U.S. Sen. Jon Tester, D-Mont., on Thursday exhorted the U.S. Environmental Protection Agency to designate the shuttered Columbia Falls Aluminum Co. plant a Superfund site in an effort to expedite cleanup of the contaminated land along the city’s outskirts and adjacent to the Middle Fork of the Flathead River.
In a letter to EPA Administrator Gina McCarthy on Thursday, Tester urged the agency and Montana Gov. Steve Bullock “to list this project on the Superfund priority listing so work can begin to ensure this site can be returned to a productive and safe state.”
Tester’s letter comes on the heels of a breakdown in negotiations between CFAC, its parent company Glencore and the Montana Department of Environmental Quality.
The negotiations about how to proceed with remediation and assessment of the site had been plodding along for months before CFAC announced it would no longer negotiate with DEQ officials, calling their assessment of the site inadequate.
Recent reports from the state DEQ and the EPA have shown the site is eligible for Superfund status, but the site’s owner, Glencore, a Swiss commodities firm, has never explained what it intends to do with the property.
Both Glencore and CFAC have stated publicly that they oppose Superfund listing and recently hired their own environmental consulting firm to develop an independent remedial investigation work plan.
Tester wrote that he was “deeply troubled by this recent development,” and asked the EPA to make an administrative decision to place the site on the National Priorities List, a catalog of hazardous waste sites eligible for long-term cleanup financed under the Superfund program.
“Your regional office has been conducting remedial investigations on the site in Columbia Falls. This investigation has revealed cyanide and minerals leaching into the groundwater at the location, which abuts the Flathead River,” Tester stated in his letter to McCarthy. “This situation is of great concern to the community. It is time to begin the process to return the site to a productive state. Absent agreement from Glencore and the Columbia Falls Aluminum Company to accept responsibility for their role in the cleanup efforts, I encourage the Environmental Protection Agency to proceed with a national priority listing under national Superfund laws. Such a designation would meet the community’s desire to move the project forward while creating jobs.”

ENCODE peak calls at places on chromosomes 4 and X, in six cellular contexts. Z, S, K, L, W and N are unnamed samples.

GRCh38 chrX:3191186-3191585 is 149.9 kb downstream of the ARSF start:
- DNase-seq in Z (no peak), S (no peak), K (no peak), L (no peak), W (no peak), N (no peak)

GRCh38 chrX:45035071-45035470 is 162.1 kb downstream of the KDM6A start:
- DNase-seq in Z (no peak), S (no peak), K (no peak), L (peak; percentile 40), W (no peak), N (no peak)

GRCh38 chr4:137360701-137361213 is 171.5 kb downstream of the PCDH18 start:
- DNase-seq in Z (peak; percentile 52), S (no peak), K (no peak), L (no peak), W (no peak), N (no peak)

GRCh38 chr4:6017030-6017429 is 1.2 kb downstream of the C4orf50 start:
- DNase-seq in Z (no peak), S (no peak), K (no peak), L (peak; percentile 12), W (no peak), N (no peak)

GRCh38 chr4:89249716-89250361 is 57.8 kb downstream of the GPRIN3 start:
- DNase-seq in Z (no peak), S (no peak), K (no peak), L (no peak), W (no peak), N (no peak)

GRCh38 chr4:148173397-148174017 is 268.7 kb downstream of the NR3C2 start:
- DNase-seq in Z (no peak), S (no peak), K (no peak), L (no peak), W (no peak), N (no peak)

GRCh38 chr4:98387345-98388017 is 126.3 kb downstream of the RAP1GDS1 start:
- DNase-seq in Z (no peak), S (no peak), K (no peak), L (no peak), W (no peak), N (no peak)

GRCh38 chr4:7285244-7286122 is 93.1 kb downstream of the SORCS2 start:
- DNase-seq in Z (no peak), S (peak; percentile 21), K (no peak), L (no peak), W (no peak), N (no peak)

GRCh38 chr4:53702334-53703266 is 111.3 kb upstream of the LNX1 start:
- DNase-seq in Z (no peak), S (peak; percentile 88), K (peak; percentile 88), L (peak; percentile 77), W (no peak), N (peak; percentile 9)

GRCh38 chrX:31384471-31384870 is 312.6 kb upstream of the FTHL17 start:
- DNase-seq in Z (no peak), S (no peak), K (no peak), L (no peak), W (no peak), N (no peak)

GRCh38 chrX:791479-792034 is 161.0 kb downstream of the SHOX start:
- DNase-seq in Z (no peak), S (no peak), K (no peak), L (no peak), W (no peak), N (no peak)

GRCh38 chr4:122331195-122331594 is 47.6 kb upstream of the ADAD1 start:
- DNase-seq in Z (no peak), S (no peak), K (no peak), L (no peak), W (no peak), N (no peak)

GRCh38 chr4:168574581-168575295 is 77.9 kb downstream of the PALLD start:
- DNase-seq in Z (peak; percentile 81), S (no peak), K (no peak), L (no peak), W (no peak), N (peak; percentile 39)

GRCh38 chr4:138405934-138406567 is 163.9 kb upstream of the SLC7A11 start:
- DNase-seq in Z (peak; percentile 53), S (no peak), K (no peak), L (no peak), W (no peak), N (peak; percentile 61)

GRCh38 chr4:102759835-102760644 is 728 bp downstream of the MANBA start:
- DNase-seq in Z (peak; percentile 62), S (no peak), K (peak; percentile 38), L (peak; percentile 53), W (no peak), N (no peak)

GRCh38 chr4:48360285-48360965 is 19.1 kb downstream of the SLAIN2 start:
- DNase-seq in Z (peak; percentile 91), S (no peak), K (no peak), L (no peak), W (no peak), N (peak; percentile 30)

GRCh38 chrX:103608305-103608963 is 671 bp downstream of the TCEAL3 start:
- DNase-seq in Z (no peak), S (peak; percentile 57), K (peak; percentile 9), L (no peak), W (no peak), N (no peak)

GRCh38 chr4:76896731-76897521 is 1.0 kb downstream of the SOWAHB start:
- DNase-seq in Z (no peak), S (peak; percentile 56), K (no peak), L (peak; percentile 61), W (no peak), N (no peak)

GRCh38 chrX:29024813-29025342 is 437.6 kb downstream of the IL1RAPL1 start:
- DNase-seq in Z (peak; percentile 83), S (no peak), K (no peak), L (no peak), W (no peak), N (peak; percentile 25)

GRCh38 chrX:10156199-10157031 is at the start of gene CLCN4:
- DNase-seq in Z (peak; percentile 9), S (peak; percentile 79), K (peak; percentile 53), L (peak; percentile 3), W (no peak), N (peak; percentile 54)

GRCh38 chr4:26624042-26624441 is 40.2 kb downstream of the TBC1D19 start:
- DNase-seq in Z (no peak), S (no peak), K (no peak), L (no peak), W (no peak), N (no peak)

The potentially hazardous materials were discovered in soil, groundwater and surface water at the plant site, and cyanide contamination was found in sediment in the Flathead River.
The CFAC plant began producing aluminum in 1955, with production reaching 180,000 tons of aluminum by 1968. At its height, the plant employed 1,500 people and was central to the area’s economy.
When it shut down at the end of October 2009, the closure forced the layoff of nearly 90 workers as high-energy prices and poor market conditions made operations unprofitable.
If listed, past and present owners would be assigned cleanup costs; if they are unwilling to pay, the cleanup can move forward with money from the Superfund program.
The listing process itself can take about a year, but it generally takes the agency an additional three to five years to determine how to clean up the site, according to the EPA.
“The community of Columbia Falls is adjacent to the ‘crown jewel’ of the National Park System, Glacier National Park,” Tester continued in the letter. “The Park hosts over 2 million visitor annually. It is imperative that we not allow Glencore’s refusal to negotiate with MTDEQ to threaten the watershed and surrounding communities.”